I am a Christian. I believe that God created this world, that we are sinners, and that because of that sin, we deserve to go to hell when we die. But I also know that God sent His only Son, Jesus Christ, to come to earth, live a perfect life, and die for our sins so that we can be right with God and live with Him forever in heaven someday. And the great news about it all is that Jesus rose from the dead, and I serve a living God! He is the ONLY reason I have gotten through what I have. It has not been easy, but He gives me such hope and joy that only He can give. And knowing that He created me for a reason, including my scoliosis, makes me so thankful for it. He is in control and does only what is best for me. If He has the power to save me from the punishment of my sin, I know He has the power to get me through any temporary trial here on earth.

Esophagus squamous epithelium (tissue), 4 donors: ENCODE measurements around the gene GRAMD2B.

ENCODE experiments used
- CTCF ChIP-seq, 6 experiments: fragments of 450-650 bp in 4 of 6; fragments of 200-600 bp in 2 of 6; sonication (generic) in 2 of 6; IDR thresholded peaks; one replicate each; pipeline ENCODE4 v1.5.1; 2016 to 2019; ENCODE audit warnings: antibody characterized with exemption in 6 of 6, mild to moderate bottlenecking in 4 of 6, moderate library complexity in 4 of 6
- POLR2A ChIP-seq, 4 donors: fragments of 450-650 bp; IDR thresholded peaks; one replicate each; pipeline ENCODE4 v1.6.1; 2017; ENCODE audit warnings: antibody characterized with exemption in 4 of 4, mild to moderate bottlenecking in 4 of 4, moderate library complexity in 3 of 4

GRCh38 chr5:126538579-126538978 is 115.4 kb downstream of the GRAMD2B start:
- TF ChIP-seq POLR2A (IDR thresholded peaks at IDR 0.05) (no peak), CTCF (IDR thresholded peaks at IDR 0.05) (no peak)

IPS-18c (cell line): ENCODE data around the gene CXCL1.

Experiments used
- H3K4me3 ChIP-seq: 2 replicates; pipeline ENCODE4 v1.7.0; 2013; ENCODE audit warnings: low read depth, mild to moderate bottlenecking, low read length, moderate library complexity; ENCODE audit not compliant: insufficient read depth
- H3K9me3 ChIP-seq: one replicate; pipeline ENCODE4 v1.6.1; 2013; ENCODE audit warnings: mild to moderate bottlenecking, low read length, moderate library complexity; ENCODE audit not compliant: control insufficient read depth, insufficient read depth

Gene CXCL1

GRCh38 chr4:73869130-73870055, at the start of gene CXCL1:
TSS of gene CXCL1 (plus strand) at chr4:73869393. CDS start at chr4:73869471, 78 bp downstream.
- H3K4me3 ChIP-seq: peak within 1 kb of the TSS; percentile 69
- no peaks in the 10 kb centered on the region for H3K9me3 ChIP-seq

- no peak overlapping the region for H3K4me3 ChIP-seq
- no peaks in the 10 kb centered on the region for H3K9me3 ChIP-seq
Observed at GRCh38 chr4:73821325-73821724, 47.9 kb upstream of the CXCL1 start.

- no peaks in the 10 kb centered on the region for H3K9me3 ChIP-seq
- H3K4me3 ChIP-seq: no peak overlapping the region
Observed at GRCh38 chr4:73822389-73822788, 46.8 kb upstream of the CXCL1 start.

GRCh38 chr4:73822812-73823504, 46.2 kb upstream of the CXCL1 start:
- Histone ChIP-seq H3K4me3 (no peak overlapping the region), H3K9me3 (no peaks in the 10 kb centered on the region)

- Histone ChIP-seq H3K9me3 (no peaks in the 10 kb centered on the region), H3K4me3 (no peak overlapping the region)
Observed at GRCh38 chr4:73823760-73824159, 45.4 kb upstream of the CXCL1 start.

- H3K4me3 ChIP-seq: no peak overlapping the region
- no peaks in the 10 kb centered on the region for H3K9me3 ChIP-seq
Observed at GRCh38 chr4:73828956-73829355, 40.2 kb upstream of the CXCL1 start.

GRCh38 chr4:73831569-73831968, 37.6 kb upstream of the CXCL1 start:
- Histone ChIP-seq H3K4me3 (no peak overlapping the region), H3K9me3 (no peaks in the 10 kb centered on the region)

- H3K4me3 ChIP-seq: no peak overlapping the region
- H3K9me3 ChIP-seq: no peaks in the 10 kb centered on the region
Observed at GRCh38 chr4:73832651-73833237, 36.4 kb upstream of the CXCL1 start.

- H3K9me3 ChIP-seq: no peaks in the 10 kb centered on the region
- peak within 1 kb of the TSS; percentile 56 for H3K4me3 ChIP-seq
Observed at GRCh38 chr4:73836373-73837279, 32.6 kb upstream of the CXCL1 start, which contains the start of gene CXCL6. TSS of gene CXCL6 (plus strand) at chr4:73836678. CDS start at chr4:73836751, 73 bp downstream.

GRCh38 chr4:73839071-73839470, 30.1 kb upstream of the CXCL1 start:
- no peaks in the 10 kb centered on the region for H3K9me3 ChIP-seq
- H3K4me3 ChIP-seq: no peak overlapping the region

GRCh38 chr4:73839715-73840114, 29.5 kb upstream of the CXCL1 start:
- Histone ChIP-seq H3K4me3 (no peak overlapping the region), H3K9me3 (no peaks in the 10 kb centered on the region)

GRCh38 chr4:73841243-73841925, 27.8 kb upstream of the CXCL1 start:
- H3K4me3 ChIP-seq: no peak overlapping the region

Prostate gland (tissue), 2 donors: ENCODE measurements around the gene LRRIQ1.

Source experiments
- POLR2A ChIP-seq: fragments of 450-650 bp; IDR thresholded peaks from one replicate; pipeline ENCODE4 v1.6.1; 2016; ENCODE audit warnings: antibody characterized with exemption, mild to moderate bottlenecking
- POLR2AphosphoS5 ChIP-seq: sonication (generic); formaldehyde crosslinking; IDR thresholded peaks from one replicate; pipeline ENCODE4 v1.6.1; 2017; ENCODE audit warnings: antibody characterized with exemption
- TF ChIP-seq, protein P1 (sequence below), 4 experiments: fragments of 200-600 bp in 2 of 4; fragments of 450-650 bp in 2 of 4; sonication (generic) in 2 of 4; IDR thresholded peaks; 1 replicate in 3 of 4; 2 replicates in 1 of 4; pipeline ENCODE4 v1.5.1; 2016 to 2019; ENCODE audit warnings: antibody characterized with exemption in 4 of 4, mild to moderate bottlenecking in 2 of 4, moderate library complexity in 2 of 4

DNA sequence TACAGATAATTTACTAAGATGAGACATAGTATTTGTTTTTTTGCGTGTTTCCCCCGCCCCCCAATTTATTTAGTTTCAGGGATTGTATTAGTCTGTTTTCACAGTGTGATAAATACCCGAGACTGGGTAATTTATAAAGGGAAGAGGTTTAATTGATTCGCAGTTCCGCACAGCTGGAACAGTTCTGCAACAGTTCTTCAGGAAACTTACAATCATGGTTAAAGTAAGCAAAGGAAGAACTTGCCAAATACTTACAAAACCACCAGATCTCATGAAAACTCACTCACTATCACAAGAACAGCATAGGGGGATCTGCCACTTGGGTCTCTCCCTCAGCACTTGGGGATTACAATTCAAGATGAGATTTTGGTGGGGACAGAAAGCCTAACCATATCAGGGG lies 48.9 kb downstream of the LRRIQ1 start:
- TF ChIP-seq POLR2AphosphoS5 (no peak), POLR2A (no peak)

Now she makes use of the internet for support and to help others. She’s a member of join WEGO Health, Daily Strength, and the National Scoliosis Foundation Forum. The NSFF has been very helpful because the members all have Scoliosis and either have gone through or are going through very similar situations. On her blog, Brace YourSelf, Katie writes about Scoliosis, her own experience with it, including how she is dealing with it emotionally.